The government has maintained that due to the lockdown imposed on March 24, the doubling time of coronavirus cases has increased. In the week before the lockdown, the doubling time across India was 3.4 days. By the week ending April 27, it had improved to 10.77 days, an analysis of daily data shows.
Why this matters
Doubling time is a concept borrowed from the world of finance, where it is routinely used to compute the time taken for an investment to double. In a pandemic such as this, a single-day doubling time would mean that, if there were 100 cases to start with on Day 0, there would be 200 cases on Day 1, 400 on Day 2, 800 on Day 3 and so on. However, if the doubling rate was three days, 100 cases on Day 0 would increase to 200 cases on Day 3. Doubling rate is not known in advance. It has to be calculated, based on the emergence of new cases, and as such, it changes every day.
Sometimes, a large surge or dip in the number of cases can give an erroneous impression of the spread of the disease. Therefore, doubling rate is often calculated using the five-day, seven-day or ten-day moving average of cases to capture trends over longer periods. The government had highlighted seven-day moving averages. Here, we have calculated the doubling rate for five-day moving averages.
Using five-day averages, and data till April 27, we show that the doubling rate at the national level increased from 3.21 days on March 23, just ahead of the lockdown, to 7.82 days in the five-day period ending April 17 (when the first phase of lockdown ended), to 10.77 days in the period ending April 27.
The national figures mask the wide variations in the states. Among the 12 states with the highest number of cases on April 27, the disease was growing at the fastest rate in West Bengal, doubling at just 7.13 days, followed by Maharashtra and Gujarat, at 7.9 and 8.3 days respectively. The slowest doubling was in Telangana, at 58 days (see chart).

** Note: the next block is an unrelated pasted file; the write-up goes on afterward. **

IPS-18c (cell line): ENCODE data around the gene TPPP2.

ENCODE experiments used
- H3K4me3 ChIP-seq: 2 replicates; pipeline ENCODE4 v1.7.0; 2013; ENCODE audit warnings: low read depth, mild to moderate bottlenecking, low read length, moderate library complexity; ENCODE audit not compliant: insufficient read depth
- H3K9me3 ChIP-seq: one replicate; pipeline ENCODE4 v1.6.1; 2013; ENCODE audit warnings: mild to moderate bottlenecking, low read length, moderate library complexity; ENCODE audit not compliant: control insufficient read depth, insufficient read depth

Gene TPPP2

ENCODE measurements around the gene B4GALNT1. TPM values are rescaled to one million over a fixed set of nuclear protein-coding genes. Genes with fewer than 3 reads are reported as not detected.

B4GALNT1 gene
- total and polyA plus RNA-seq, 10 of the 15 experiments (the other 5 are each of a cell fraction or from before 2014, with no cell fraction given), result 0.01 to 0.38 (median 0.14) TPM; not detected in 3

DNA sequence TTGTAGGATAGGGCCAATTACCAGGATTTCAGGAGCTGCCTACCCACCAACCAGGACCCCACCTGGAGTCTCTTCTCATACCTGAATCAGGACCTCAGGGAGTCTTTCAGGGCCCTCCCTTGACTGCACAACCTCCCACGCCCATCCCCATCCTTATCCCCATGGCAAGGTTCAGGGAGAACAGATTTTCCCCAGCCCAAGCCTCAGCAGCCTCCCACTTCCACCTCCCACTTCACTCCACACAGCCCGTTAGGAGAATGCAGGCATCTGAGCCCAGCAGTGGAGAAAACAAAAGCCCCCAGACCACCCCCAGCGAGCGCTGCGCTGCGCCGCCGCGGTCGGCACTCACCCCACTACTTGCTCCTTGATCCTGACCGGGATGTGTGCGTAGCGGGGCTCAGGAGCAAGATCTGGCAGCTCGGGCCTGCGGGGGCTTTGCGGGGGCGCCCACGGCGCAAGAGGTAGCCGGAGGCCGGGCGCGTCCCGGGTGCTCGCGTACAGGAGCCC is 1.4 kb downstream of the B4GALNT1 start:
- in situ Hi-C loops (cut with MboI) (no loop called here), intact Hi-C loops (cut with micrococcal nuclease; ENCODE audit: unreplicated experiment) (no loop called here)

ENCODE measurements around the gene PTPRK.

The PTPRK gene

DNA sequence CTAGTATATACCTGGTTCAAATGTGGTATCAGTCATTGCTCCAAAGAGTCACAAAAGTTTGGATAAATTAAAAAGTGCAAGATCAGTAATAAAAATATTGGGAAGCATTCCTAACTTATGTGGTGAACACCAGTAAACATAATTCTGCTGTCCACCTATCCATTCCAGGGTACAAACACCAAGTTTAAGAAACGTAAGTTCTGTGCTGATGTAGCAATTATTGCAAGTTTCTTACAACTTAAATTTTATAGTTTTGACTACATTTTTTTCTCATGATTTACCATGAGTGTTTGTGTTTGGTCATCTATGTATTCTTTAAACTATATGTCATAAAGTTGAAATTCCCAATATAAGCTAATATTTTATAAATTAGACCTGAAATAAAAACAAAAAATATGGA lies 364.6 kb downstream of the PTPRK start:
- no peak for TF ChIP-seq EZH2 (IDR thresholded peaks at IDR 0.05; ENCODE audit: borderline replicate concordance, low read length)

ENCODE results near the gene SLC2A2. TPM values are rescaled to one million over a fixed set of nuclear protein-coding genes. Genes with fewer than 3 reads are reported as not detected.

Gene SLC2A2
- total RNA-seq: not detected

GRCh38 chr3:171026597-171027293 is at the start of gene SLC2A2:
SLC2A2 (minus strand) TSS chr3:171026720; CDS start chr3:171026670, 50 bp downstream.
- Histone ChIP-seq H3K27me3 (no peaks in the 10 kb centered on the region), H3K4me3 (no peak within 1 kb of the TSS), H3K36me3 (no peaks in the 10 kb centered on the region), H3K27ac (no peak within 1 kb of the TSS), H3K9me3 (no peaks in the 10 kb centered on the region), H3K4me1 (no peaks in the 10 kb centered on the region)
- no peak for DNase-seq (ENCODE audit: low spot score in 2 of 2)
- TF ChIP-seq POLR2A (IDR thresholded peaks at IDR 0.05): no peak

West Bengal saw an increase of nearly 93% between April 20 and April 27, which corresponds to a cumulative daily growth rate (CDGR) of more than 10%. Cases in Maharashtra and Gujarat grew by 85% and 93%, respectively, in the same period.
In Kerala, which had registered the first three cases of COVID-19 in India in end-January, the doubling time has improved from about 3 days before the lockdown to 37.17 days now. The state has earned global praise for its containment strategy. While Telangana’s doubling rate is even slower, Kerala’s is significant given that it has a lower number of cases.
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Doubling times have increased in all the top 12 states, underlining the effect of the lockdown so far. Except in West Bengal, the CDGR for the last five days of all other states in the top 12 have dropped below 10%. This has happened for the first time for Maharashtra, whose count grew by an average 8.74% per day as compared to over 17% in the first week of April.
The current Indian Council of Medical Research guidelines allow for testing only people with symptoms, those with travel history, or contacts of infected people. However, 80% of patients are asymptomatic, giving rise to the possibility of many cases going undetected.
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“One would expect that as more people are tested, more cases would come to light each day and the doubling interval will also decrease. Since that is not the case here, it suggests that there is a slowdown in the propagation of the disease. These data need to be read in conjunction with the hospitalisation numbers for serious acute pulmonary infection and the population surveillance data on influenza like illness, to give a three dimensional view,” said Dr K Srinath Reddy, president of the Public Health Foundation of India.
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